Therefore, it is advisable to expose yourself to the sun for 15-20 minutes at the end of the morning/early afternoon. However, this source varies greatly depending on the geographical area in which we live (more or less sunny place), the season, the thickness and pigmentation of our skin. The darker the pigmentation, the greater the risk of deficiency.
Is it sufficient ?
Vitamin D deficiency is one of the most widespread hypovitaminoses. According to the Suvimax report from 1997, 75% of the population is deficient in vitamin D and this does not seem to have improved over the years.
The signs of deficiencies are as follows:
- Rickets in children, that is to say a growth disease which manifests itself by a deformation of the skeleton.
- Muscle disorders in adults such as decreased muscle tone, tetany attacks, convulsions
- Osteoporosis or even osteomalacia in adults, that is to say a generalized softening of the bones due to demineralization.
The body’s ability to absorb and synthesize vitamin D decreases with age. Elderly people are therefore particularly at risk of deficiency and this leads to a greater risk of osteoporosis. Newborns, infants and pregnant women are also populations at risk.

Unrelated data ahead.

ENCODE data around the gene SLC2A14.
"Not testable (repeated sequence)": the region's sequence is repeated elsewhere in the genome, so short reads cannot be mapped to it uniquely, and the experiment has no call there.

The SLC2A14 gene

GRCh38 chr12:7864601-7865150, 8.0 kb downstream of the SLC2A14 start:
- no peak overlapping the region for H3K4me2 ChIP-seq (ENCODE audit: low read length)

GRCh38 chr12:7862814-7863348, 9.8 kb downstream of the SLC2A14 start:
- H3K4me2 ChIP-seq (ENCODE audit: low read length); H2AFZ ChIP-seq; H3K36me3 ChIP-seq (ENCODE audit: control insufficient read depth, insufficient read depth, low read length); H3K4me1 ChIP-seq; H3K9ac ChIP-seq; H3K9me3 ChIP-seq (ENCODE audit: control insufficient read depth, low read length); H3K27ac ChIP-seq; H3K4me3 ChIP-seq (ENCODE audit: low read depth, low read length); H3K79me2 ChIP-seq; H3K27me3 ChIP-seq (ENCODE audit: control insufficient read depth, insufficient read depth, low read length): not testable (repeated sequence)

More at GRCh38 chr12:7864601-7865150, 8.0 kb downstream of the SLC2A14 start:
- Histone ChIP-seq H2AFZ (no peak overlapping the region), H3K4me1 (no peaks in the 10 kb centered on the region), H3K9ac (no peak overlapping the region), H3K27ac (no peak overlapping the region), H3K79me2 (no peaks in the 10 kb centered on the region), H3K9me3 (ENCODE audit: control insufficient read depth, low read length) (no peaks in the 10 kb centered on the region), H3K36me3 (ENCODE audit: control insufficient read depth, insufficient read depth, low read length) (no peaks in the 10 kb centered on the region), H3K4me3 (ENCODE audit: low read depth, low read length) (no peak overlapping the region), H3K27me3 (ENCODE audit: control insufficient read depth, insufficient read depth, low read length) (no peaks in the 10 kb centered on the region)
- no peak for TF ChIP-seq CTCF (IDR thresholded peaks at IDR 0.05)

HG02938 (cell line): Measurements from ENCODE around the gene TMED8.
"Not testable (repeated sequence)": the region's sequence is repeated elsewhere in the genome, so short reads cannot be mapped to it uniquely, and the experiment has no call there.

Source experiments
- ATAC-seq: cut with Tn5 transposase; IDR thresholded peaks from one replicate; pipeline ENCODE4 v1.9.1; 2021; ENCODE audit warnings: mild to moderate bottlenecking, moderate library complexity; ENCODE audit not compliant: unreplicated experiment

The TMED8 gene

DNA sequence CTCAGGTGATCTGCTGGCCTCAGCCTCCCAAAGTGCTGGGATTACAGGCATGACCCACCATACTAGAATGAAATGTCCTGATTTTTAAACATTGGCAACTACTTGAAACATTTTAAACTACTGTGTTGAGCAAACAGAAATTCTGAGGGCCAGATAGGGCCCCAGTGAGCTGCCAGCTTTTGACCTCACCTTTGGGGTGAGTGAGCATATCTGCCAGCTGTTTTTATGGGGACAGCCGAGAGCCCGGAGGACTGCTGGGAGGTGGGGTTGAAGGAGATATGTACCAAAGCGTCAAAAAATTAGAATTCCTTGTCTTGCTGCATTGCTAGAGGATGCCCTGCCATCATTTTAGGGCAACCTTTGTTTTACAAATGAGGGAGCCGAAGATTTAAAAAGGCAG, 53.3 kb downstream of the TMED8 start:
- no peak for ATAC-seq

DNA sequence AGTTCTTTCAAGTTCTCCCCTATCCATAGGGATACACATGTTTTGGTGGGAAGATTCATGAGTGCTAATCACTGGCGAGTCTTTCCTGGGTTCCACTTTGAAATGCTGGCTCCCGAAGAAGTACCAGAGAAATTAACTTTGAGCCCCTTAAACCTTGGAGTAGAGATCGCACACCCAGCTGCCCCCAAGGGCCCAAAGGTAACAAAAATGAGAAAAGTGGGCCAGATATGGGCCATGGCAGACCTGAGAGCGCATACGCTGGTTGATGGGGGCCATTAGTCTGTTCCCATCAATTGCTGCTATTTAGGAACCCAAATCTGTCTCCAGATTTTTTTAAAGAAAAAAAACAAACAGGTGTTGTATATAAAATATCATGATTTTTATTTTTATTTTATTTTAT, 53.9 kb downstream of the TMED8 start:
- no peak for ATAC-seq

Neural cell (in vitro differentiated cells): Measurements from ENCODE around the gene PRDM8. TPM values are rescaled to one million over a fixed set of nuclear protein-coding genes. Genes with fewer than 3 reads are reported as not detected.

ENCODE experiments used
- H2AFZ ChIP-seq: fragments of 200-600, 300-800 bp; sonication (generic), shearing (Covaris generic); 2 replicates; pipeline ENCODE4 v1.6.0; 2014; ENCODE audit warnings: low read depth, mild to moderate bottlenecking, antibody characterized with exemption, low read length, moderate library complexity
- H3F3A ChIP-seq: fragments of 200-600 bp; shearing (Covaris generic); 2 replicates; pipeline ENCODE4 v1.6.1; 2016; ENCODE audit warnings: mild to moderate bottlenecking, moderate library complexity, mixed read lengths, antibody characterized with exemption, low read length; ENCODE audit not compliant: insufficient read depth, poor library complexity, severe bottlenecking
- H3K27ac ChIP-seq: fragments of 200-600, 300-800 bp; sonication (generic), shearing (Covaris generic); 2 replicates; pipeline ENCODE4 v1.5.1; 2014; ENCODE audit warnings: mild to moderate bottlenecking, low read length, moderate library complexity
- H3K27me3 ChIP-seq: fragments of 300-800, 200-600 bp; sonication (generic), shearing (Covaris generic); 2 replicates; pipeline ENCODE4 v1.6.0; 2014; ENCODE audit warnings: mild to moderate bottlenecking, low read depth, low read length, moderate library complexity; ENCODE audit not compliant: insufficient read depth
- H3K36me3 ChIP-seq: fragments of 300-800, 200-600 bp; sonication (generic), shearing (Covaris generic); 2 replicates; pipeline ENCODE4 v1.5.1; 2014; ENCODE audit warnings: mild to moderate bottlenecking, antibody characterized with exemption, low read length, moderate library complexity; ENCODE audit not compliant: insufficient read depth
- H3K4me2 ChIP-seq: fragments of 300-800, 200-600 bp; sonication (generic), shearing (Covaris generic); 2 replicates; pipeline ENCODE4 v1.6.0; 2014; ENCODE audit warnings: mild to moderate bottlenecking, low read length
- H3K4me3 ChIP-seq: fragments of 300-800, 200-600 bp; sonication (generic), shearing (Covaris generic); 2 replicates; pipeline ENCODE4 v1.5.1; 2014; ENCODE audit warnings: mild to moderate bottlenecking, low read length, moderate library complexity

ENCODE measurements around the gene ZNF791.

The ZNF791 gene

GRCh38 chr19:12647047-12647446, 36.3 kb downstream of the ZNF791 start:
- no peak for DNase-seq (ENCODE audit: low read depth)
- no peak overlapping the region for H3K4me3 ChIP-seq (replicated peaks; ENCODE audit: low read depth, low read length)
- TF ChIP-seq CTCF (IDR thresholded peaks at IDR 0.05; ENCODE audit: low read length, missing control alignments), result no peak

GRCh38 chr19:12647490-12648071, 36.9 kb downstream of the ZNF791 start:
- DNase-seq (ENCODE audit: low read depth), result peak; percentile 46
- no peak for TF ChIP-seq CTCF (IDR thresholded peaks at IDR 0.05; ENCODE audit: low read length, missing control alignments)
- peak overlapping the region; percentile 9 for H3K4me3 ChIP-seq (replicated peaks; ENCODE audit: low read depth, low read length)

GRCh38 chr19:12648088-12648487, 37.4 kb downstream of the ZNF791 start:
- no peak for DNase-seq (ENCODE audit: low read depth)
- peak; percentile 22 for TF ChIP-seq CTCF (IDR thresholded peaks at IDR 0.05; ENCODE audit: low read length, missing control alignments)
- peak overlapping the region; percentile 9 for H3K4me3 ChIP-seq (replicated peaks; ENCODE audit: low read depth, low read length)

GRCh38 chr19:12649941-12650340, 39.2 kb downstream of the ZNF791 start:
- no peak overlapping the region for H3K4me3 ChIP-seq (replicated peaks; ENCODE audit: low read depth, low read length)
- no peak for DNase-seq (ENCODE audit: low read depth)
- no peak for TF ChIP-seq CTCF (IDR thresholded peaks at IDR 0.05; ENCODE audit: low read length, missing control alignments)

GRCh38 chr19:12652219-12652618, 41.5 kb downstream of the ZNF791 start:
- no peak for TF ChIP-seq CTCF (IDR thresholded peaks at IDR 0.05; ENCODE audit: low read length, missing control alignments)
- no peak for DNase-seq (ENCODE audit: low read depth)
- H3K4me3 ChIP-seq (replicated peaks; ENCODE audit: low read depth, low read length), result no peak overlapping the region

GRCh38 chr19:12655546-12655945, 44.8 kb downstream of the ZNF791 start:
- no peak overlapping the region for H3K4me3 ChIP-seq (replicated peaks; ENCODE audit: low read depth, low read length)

- Supplementation necessary for children
Vitamin D supplementation is recommended from the first days of life. It is recommended that it be continued throughout the growth and bone mineralization phase, i.e. up to 18 years of age. To avoid the risk of overdose which may be linked to food supplements, it is important to respect the medication prescription from the doctor or pediatrician.
- Supplementation sometimes recommended for adults:
Regular blood testing of your vitamin D is recommended several times a year, when sunlight is limited and your skin is more covered, i.e. in the fall and at the end of winter. . Your doctor will then be able to assess whether supplementation is necessary.
You can also find supplements in the form of drops in pharmacies to act as prevention. The recommended dose is often between 800 and 1000 IU/day (be sure to respect the dosages recommended by the manufacturers). However, if you opt for this type of product, be careful not to combine it with other supplements containing vitamin D.
Beware of the risk of overdose
Being little present in our diet, there is no known overdose of vitamin D for nutritional reasons. Cases of overdose have been recorded in infants following the taking of food supplements. It is therefore important to follow the doctor’s or pediatrician’s prescription for your children.
For adults, to avoid hypervitaminosis, be sure to respect the dosages indicated on the product and not to combine several supplements containing vitamin D.
To avoid this, it is better to seek the advice of your doctor or pharmacist.
An overdose of this vitamin can cause hypercalcemia, that is to say an excessively high level of calcium in the blood, leading to the calcification of certain tissues, and cardiological and renal consequences.
Excess vitamin D intake can cause other disorders such as headache, nausea, vomiting, weight loss or even one severe fatigue.